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In physics and chemistry (solid state physics), cohesion refers to the tendency of certain types of matter/substance to hold together.
In physics, the intermolecular attractive force acting between two adjacent portions of a substance, particularly of a solid or liquid. It is this force that holds a piece of matter together. (Enc. Britannica).
In Georg Hegel‘s Encyclopedia of the Philosophical Sciences there is discussion of the cohesion of some substance.
William Lawvere argued that the “objective logic” of this discussion is to be formalized via categorical logic by the axiomatics of cohesive toposes, i.e. by modal type theory equipped with shape modality and flat modality.
Entries discussing aspects of cohesion in this sense include the following
Hegel goes on to speak of cohesion being refined to elasticity:
PN§297Zusatz Elasticity is the whole of cohesion.
Moreover, according to PN§298 this elasticity is related to the unity of opposites that constitute Zeno's paradox of motion, hence to the modern concept of differentiation via a limit of a sequence. In terms of categorical logic this is precisely what is encoded in the infinitesimal shape modality and infinitesimal flat modality of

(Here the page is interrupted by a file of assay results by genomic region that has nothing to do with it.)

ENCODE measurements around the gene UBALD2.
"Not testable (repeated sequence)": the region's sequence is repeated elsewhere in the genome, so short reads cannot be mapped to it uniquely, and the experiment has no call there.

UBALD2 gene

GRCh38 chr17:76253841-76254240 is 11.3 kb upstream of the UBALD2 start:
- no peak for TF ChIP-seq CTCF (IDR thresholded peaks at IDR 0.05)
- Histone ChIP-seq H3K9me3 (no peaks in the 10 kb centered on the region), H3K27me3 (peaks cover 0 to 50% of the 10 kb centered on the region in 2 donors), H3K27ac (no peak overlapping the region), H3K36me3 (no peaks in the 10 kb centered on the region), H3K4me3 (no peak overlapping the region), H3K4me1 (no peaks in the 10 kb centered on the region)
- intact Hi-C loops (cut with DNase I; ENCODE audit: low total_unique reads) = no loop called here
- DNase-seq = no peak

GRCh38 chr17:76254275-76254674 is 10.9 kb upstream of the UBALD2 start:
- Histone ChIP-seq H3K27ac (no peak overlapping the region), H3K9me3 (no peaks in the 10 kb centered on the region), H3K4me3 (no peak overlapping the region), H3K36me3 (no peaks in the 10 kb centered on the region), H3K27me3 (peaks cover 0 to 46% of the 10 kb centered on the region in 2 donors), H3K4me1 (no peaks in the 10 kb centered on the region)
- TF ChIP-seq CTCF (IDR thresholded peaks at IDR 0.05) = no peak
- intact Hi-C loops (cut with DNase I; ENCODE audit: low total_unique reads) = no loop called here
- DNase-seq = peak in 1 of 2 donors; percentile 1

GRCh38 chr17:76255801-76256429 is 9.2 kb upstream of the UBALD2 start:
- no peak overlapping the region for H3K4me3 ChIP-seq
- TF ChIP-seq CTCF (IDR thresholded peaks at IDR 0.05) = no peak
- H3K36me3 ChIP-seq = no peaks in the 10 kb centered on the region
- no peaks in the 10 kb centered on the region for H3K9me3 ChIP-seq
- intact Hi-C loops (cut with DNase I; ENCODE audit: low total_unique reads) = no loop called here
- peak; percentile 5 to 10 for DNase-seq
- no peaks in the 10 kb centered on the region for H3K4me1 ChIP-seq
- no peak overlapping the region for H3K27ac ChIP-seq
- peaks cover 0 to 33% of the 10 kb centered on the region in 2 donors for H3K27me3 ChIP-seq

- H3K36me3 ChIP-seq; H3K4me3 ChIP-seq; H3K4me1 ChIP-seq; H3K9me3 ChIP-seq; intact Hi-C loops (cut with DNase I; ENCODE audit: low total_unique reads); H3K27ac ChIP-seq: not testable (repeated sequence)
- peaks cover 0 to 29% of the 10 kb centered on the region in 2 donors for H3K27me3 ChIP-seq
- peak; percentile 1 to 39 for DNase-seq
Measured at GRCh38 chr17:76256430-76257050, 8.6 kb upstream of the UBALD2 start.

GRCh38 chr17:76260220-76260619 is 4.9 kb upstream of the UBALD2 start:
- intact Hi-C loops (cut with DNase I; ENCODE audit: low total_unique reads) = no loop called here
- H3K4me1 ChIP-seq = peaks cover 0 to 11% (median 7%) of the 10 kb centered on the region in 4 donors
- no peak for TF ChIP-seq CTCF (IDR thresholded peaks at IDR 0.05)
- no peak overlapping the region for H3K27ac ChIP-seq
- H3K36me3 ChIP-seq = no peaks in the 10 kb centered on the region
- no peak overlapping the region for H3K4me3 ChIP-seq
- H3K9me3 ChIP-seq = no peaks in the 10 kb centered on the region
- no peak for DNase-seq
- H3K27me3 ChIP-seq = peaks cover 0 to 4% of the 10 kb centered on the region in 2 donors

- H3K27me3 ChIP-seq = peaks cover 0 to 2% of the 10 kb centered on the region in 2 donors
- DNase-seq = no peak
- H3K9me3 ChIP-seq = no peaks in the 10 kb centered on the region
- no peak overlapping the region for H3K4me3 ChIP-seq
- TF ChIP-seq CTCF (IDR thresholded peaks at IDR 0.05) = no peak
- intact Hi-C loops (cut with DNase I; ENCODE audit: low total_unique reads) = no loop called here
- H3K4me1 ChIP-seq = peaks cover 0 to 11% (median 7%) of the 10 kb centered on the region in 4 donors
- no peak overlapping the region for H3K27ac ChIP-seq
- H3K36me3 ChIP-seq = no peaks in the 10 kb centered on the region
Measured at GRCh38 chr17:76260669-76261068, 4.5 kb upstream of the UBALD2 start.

(shape modality $\dashv$ flat modality $\dashv$ sharp modality)
$(\esh \dashv \flat \dashv \sharp )$
dR-shape modality$\dashv$ dR-flat modality
$\esh_{dR} \dashv \flat_{dR}$
(reduction modality $\dashv$ infinitesimal shape modality $\dashv$ infinitesimal flat modality)
$(\Re \dashv \Im \dashv \&)$
fermionic modality$\dashv$ bosonic modality $\dashv$ rheonomy modality
$(\rightrightarrows \dashv \rightsquigarrow \dashv Rh)$
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Last revised on October 31, 2021 at 12:26:33. See the history of this page for a list of all contributions to it.